Inside His Catch-Me-If-You-Can Delay Strategy

It’s hard to miss NBA Hall of Famer Shaquille O’Neal because he’s 7-feet, one-inch tall and his face is seemingly everywhere on TV commercials, endorsements and NBA news coverage. But process servers hired to notify Shaq that he is being sued haven’t been able to find or reach him for months, leading to accusations that he is trying to evade the law.

O’Neal is one of at least nine celebrity endorsers, including Steph Curry and Naomi Osaka, who appeared in advertisements and have been named in a class-action lawsuit filed in November by investors against the collapsed FTX cryptocurrency exchange.

Participants in the lawsuit claim they were encouraged to invest their money in FTX because of public endorsements from celebrities like O’Neal in what turned out to be a very bad deal.

Now they want to hold the celebrity endorsers of FTX financially responsible for luring them in.

Until its bankruptcy filing on Nov. 11, 2022, FTX was one of the world’s largest crypto exchanges and one of the most aggressive at marketing digital currencies to the masses, Washington Post reported. FTX partnered with National Basketball Association teams, had patches on Major League Baseball umpire uniforms and the naming rights to the Miami Heat arena. It ran big TV ads during NBA and National Football League games, including last the 2022 Super Bowl, with celebrities eddorsing FTX as a safe place to invest.

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Lawyers for the plaintiffs in the class action suit say they’ve had no luck serving O’Neal at his homes and studio and they’ve accused him of dodging them, Wall Street Journal reported. They even threw legal papers at his SUV as he drove away.

O’Neal said that he simply “drove past the strangers lurking outside his home.”

Lawyers went on social media in April trying several different approaches including trying to shame Shaq into being served and begging him to make himself available so they can serve him.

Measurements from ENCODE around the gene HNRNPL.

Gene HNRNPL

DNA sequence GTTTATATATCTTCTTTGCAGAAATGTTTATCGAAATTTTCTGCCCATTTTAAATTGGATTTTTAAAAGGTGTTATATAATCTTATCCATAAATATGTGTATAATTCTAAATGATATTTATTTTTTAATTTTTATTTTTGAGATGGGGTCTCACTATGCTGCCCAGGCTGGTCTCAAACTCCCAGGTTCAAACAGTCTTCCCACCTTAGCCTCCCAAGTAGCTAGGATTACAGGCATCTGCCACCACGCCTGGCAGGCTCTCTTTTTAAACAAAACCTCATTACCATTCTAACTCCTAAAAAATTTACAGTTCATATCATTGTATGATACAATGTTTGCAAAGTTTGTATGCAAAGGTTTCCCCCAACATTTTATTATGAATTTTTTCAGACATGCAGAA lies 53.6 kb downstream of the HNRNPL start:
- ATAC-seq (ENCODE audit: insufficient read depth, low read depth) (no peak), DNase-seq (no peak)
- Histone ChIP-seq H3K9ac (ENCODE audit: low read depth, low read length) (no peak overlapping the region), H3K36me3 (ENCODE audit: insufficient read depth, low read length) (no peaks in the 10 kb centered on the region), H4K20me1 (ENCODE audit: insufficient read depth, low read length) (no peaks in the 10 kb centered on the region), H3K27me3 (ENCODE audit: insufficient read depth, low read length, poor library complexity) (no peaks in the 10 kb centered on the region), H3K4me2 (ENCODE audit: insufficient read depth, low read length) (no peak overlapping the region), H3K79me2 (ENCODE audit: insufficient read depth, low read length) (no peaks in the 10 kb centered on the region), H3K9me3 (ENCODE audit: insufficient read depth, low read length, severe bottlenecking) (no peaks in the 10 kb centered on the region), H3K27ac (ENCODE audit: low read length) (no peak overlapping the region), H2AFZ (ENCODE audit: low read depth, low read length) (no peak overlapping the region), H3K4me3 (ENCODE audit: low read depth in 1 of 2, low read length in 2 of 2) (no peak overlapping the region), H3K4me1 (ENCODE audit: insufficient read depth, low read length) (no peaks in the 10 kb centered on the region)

Being properly served in a lawsuit usually requires an authorized server to personally deliver a paper copy of the summons and complaint.

Process servers don’t wear signs or labels identifying themselves as such because no one wants to be served. In the movie “Pineapple Express,” actor Seth Rogen plays a server who keeps a trunkful of disguises. Job postings for the profession often recommend surveillance skills and promise spending lots of time in the car.

O’Neal disputes the claims that he’s evading process servers, and has asked a judge to dismiss the case against him. That motion was denied on May 15. He also denied he had been served after some news outlets reported to the contrary.

In a December CNBC interview, O’Neal denied being anything more than a paid spokesman for FTX. “A lot of people think I’m involved,” he said.

Other celebrity defendants including Larry David, Tom Brady and Gisele Bündchen, have also contested the claims against them, and asked the judge to dismiss the lawsuit.

All other celebrities named in the class-action lawsuit have been served, with Shaq the last big name to avoid the process, attorneys alleged in a motion asking to serve the “Inside the NBA” analyst electronically.

Lawyers for the plaintiffs asked a Florida judge if they could serve O’Neal electronically via direct message on Twitter and Instagram. The judge called the request “frivolous.”

The motion claims that a process server has tried to serve O’Neal dozens of times at his Texas and Georgia homes, and via mail to his offices in Atlanta, where “Inside the NBA” is broadcast from.

In April, lawyers tweeted at O’Neal, “We have been standing outside your TNT studios in Atlanta all week, but your security guards will not let us in.” 

With a net worth of $400 million and a salary of $60 million, Shaq is one of the richest atletes in the world.

Bankruptcy filings state FTX could owe money to around 1 million people. “The company is short $8 billion and there’s only two conceivable categories of explanation for what happened to that $8 billion,” said Charlie Gerstein, an attorney with the firm Gerstein Harrow, which filed class action lawsuits against other cryptocurrency companies. “The first is they traded it in speculative investments and lost it. Or they stole it.”

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